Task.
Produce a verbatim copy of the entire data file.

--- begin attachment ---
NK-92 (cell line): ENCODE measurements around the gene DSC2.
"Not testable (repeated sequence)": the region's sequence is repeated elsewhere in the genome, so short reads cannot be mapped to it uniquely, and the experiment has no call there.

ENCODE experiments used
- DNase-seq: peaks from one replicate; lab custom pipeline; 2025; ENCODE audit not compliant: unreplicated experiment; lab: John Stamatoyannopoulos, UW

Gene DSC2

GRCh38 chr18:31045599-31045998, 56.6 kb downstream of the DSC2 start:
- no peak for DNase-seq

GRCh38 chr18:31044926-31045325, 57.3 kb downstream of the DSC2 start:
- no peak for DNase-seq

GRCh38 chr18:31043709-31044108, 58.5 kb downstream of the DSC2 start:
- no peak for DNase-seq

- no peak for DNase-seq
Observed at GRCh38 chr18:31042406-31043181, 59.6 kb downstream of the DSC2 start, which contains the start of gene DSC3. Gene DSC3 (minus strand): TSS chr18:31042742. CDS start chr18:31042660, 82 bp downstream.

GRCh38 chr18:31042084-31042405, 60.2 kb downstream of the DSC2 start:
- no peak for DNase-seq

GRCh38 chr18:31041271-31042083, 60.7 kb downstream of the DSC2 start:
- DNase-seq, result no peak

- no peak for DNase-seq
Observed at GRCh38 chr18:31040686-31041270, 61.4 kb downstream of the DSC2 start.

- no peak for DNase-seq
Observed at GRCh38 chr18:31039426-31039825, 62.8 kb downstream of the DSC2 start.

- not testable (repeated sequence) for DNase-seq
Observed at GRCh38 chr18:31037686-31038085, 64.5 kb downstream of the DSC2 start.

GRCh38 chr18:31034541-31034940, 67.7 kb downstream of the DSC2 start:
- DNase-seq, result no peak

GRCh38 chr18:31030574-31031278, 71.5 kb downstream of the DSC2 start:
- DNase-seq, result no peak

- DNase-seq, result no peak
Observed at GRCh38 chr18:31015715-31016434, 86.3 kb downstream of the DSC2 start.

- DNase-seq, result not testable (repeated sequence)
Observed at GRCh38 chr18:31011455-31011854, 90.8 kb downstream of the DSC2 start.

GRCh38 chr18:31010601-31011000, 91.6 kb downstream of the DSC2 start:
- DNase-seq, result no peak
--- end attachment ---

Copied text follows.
NK-92 (cell line): ENCODE measurements around the gene DSC2.
"Not testable (repeated sequence)": the region's sequence is repeated elsewhere in the genome, so short reads cannot be mapped to it uniquely, and the experiment has no call there.

ENCODE experiments used
- DNase-seq: peaks from one replicate; lab custom pipeline; 2025; ENCODE audit not compliant: unreplicated experiment; lab: John Stamatoyannopoulos, UW

Gene DSC2

GRCh38 chr18:31045599-31045998, 56.6 kb downstream of the DSC2 start:
- no peak for DNase-seq

GRCh38 chr18:31044926-31045325, 57.3 kb downstream of the DSC2 start:
- no peak for DNase-seq

GRCh38 chr18:31043709-31044108, 58.5 kb downstream of the DSC2 start:
- no peak for DNase-seq

- no peak for DNase-seq
Observed at GRCh38 chr18:31042406-31043181, 59.6 kb downstream of the DSC2 start, which contains the start of gene DSC3. Gene DSC3 (minus strand): TSS chr18:31042742. CDS start chr18:31042660, 82 bp downstream.

GRCh38 chr18:31042084-31042405, 60.2 kb downstream of the DSC2 start:
- no peak for DNase-seq

GRCh38 chr18:31041271-31042083, 60.7 kb downstream of the DSC2 start:
- DNase-seq, result no peak

- no peak for DNase-seq
Observed at GRCh38 chr18:31040686-31041270, 61.4 kb downstream of the DSC2 start.

- no peak for DNase-seq
Observed at GRCh38 chr18:31039426-31039825, 62.8 kb downstream of the DSC2 start.

- not testable (repeated sequence) for DNase-seq
Observed at GRCh38 chr18:31037686-31038085, 64.5 kb downstream of the DSC2 start.

GRCh38 chr18:31034541-31034940, 67.7 kb downstream of the DSC2 start:
- DNase-seq, result no peak

GRCh38 chr18:31030574-31031278, 71.5 kb downstream of the DSC2 start:
- DNase-seq, result no peak

- DNase-seq, result no peak
Observed at GRCh38 chr18:31015715-31016434, 86.3 kb downstream of the DSC2 start.

- DNase-seq, result not testable (repeated sequence)
Observed at GRCh38 chr18:31011455-31011854, 90.8 kb downstream of the DSC2 start.

GRCh38 chr18:31010601-31011000, 91.6 kb downstream of the DSC2 start:
- DNase-seq, result no peak